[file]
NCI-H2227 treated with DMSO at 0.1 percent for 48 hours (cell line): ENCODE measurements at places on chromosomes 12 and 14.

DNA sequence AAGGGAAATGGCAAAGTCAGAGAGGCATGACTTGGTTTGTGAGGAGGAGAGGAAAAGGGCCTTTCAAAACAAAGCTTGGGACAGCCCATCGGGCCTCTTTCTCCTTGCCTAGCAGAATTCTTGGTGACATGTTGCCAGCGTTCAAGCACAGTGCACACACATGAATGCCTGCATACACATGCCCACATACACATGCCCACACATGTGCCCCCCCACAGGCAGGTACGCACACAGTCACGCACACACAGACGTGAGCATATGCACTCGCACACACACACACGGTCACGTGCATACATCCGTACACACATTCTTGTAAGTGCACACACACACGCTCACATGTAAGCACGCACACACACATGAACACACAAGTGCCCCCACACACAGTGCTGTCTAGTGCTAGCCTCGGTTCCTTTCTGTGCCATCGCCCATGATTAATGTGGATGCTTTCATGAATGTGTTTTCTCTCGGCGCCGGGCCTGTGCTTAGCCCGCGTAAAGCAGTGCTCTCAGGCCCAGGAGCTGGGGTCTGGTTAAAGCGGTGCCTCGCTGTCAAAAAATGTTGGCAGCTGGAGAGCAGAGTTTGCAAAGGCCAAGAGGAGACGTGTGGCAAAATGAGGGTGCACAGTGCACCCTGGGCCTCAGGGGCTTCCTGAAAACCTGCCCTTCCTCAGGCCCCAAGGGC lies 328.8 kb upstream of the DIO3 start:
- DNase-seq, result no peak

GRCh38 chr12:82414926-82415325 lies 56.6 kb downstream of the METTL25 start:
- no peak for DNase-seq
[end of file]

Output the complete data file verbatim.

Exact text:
NCI-H2227 treated with DMSO at 0.1 percent for 48 hours (cell line): ENCODE measurements at places on chromosomes 12 and 14.

DNA sequence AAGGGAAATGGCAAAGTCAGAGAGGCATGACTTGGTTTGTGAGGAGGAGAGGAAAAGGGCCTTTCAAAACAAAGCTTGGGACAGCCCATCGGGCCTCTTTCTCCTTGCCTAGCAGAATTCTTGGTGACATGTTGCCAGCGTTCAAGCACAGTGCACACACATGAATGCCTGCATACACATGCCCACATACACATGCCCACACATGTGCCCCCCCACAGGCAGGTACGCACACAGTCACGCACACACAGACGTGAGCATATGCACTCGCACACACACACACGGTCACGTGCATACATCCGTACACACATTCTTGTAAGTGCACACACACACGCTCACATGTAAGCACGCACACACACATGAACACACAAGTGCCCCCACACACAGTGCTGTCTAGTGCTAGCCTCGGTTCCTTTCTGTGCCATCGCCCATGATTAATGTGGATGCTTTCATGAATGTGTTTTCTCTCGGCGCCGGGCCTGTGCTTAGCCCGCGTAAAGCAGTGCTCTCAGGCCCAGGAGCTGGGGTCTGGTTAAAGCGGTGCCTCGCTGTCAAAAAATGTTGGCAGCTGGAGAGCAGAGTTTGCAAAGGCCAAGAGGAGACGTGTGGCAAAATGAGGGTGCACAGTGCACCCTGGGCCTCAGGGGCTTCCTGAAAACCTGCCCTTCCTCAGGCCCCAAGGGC lies 328.8 kb upstream of the DIO3 start:
- DNase-seq, result no peak

GRCh38 chr12:82414926-82415325 lies 56.6 kb downstream of the METTL25 start:
- no peak for DNase-seq